According to a recent national survey by researchers at Rutgers University, 94 percent of singles stated that they want to marry their soul mate. However, many of them acknowledged a lack of confidence in being able to achieve this goal. Below are two stories from individuals who obviously followed their hearts, but forgot to consult their head in their relationships.
Listen to Marks’ story, he’s thirty-eight, and at the end of a three-year relationship:
I felt sorry for Jenell the first time we talked. She was going through a divorce from a real jerk who cheated on her. I wondered how any guy could do something like that to her; she was so beautiful and nice. She told me she had never been treated or loved in the ways that I took care of her. When I heard about her screwed-up family, I realized why she seemed to feel so “at home” with jerks. It felt great to give her love, something she said she really never had. Around the fourth month of dating, however, Jenell became moody and picked fights with me, as if she wanted to be mad. I kept trying to make things better, and they were, for a while, but then she would go back into her shell. I should not have stayed with her so long. Why do I always get into the relationships where I am the giver?
Now, let’s listen to Tasha, twenty-eight, at the end of a five-year relationship:
The thing that impressed me most when I met Duane (thirty-one) was that he was so good with my six-year old son. He always talked to him, horsed around and played with him, and would even bring him surprises when he came to my apartment to see me. Being a single mother, I easily fell in love with the father my son never had. I was bothered by the way Duane became harsh sometimes with me, but I wrote if off as just a bad mood. And anyway, you’ve got to take the bad with the good. We married on our first anniversary of going out, but from that time on he was never the same. He had frequent rages and treated me just like his father had treated his mother. I never thought he would act like that; he had been so different before we married. How do I miss the signs of what he was going to be like in marriage?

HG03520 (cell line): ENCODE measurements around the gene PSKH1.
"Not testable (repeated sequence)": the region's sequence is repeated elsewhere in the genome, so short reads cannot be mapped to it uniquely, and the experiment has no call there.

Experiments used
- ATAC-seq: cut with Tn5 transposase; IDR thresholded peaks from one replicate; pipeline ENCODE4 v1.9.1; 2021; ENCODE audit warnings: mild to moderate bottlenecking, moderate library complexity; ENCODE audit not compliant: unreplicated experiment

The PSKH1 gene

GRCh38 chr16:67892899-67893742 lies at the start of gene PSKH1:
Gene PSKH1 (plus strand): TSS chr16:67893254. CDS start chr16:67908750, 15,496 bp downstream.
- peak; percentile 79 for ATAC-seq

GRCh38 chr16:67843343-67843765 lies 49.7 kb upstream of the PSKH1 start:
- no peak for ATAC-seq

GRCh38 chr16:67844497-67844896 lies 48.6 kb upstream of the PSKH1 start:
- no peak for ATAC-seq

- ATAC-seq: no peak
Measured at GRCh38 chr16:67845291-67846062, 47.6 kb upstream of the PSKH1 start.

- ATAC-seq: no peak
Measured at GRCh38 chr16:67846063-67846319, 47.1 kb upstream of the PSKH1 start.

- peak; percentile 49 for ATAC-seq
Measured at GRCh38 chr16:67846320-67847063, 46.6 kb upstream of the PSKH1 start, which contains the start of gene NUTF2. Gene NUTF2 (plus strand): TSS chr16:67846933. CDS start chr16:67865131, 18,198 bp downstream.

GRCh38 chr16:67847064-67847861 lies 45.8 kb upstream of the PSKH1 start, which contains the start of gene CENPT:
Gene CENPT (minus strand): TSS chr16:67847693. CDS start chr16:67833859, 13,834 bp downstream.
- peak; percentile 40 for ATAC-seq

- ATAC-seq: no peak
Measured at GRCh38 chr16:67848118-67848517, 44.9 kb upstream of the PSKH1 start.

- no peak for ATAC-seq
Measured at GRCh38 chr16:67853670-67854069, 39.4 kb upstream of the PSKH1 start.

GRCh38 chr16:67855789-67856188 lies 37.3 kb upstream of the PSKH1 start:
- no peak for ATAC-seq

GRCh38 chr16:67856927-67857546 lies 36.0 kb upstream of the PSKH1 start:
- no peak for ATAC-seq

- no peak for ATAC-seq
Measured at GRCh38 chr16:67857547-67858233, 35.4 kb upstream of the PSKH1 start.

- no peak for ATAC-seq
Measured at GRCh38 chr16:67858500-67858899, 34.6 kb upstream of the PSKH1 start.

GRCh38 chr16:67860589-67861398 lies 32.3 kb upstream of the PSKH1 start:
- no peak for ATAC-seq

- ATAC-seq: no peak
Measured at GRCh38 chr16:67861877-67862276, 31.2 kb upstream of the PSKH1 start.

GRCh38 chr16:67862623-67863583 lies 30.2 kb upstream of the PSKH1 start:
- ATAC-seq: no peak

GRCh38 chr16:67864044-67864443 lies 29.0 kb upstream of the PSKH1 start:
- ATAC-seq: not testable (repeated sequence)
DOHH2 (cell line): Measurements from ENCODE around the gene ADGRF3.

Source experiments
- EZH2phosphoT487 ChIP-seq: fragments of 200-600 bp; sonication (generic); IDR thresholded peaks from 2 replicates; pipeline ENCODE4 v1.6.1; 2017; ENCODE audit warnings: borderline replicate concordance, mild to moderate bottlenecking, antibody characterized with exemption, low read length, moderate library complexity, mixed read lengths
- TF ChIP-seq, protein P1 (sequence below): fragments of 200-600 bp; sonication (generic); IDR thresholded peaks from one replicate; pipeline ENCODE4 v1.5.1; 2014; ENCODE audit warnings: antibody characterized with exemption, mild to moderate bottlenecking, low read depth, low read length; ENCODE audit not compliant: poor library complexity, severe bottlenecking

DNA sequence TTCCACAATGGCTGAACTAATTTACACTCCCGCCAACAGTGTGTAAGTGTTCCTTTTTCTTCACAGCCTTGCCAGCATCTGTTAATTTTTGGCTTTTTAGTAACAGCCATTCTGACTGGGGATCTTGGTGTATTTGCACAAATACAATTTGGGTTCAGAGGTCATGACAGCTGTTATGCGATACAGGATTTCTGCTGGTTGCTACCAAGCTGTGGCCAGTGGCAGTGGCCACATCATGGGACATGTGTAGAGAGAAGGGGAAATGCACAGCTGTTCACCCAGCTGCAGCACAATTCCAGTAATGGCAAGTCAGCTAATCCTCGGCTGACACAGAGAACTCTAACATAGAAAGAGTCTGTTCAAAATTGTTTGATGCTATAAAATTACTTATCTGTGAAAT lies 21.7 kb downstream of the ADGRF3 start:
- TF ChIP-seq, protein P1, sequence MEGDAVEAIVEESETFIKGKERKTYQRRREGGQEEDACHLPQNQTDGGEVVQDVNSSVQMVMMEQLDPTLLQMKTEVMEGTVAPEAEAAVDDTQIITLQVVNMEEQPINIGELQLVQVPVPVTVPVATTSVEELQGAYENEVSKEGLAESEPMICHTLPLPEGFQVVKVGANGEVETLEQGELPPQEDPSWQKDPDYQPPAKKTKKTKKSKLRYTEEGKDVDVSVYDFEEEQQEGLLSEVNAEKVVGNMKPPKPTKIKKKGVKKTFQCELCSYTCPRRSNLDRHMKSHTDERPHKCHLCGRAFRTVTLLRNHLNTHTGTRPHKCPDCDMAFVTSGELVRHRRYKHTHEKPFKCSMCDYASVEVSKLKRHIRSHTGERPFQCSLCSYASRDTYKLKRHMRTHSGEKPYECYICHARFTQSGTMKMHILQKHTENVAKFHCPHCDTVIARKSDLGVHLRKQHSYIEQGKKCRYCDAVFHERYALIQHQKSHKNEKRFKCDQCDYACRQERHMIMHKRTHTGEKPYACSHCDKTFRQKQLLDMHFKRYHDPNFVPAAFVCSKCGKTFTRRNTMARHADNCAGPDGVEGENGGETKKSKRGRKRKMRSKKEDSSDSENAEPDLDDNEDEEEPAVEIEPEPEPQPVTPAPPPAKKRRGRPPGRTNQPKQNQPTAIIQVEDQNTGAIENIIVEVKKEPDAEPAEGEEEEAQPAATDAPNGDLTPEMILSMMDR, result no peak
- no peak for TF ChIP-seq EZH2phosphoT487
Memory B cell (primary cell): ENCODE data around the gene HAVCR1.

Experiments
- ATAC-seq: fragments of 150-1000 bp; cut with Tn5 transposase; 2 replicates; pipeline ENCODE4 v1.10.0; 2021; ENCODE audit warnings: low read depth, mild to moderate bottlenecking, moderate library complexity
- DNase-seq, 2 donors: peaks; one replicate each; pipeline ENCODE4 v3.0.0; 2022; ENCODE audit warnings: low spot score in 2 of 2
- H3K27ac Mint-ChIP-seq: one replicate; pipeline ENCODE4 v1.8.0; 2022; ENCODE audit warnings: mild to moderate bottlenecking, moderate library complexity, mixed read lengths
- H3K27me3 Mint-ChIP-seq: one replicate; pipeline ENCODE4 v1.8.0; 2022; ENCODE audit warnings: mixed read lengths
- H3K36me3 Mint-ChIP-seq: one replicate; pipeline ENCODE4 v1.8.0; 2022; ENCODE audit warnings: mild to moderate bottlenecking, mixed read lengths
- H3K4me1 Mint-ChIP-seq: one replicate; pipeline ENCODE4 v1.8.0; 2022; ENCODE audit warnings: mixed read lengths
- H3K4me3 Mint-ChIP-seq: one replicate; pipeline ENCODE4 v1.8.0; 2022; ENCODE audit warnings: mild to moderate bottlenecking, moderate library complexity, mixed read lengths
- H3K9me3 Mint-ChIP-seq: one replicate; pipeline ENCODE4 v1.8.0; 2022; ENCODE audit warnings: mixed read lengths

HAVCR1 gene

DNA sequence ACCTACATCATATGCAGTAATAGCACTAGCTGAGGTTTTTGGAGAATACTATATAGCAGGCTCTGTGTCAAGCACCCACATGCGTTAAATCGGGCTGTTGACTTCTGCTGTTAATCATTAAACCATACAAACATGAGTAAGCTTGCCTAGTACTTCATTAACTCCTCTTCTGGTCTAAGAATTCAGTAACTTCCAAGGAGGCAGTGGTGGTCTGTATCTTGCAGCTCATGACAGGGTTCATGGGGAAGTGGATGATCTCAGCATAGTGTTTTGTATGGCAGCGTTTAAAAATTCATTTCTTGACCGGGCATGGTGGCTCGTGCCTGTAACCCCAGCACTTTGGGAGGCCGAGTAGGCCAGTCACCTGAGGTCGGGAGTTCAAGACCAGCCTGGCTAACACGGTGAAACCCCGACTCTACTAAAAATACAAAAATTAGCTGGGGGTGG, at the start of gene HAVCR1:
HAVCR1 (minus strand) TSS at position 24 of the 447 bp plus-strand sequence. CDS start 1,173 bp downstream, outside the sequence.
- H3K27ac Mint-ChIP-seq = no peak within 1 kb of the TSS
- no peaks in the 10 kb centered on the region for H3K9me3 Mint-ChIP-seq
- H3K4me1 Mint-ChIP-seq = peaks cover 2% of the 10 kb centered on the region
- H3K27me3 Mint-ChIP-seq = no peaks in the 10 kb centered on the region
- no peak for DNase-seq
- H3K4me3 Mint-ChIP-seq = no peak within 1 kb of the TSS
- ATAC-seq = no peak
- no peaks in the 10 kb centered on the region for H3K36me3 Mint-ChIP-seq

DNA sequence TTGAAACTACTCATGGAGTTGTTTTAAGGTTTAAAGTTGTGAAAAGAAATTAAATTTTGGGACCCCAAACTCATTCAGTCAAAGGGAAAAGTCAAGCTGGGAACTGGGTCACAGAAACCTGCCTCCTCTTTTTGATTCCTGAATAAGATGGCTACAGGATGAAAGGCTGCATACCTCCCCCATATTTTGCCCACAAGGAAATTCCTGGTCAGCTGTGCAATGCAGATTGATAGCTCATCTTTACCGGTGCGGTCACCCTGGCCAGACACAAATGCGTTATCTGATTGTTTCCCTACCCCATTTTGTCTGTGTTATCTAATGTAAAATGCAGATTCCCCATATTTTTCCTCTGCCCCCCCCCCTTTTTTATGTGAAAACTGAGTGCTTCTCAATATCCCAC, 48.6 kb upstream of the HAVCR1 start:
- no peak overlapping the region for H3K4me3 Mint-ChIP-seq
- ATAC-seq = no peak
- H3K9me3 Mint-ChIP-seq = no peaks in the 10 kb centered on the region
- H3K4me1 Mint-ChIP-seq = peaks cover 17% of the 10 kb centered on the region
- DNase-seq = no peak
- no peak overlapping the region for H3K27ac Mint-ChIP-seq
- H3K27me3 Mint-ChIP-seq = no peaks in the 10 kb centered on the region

s there really a way to follow your heart and include your head when it comes down to relationships? Yes, there is.
I teach a singles class which is comprised of both male and female with ages ranging from 22 to 70 something.
Last month our discussion was fun, thought provoking and interactive. Everyone brought a unique perspective to the table. Not only did everyone agree that insanity is doing the same thing and expecting different results, we confessed that we really don’t know as much as we need to know about dating and relationships?
Grant it, we’ve all dated before, right? But that doesn’t mean that we knew what we were doing. If the truth be told like the sad cases with Marc and Tasha many of us had no clue about dating. And at times we chose people for all the wrong reasons. But does that mean that we have to kiss dating good-bye? No, it does not. It just means that single adults who desire marriage need to be exposed to the kind of information that can help them establish the foundation for healthy, balanced relationships which could potentially lead to a fulfilling marriage.
With pen and paper in hand some of questions we answered and discussed ranged from Do you enjoy being single? How have you chosen the people you’ve dated in the past? Would you do it that same way today? On a scale of 1 to 10 do you feel that you are prepared for marriage? to How would you know if you are ready to date? The answers were very interesting. And while we haven’t even touched the tip of the iceberg, everyone went away excited and looking forward to coming together again next month.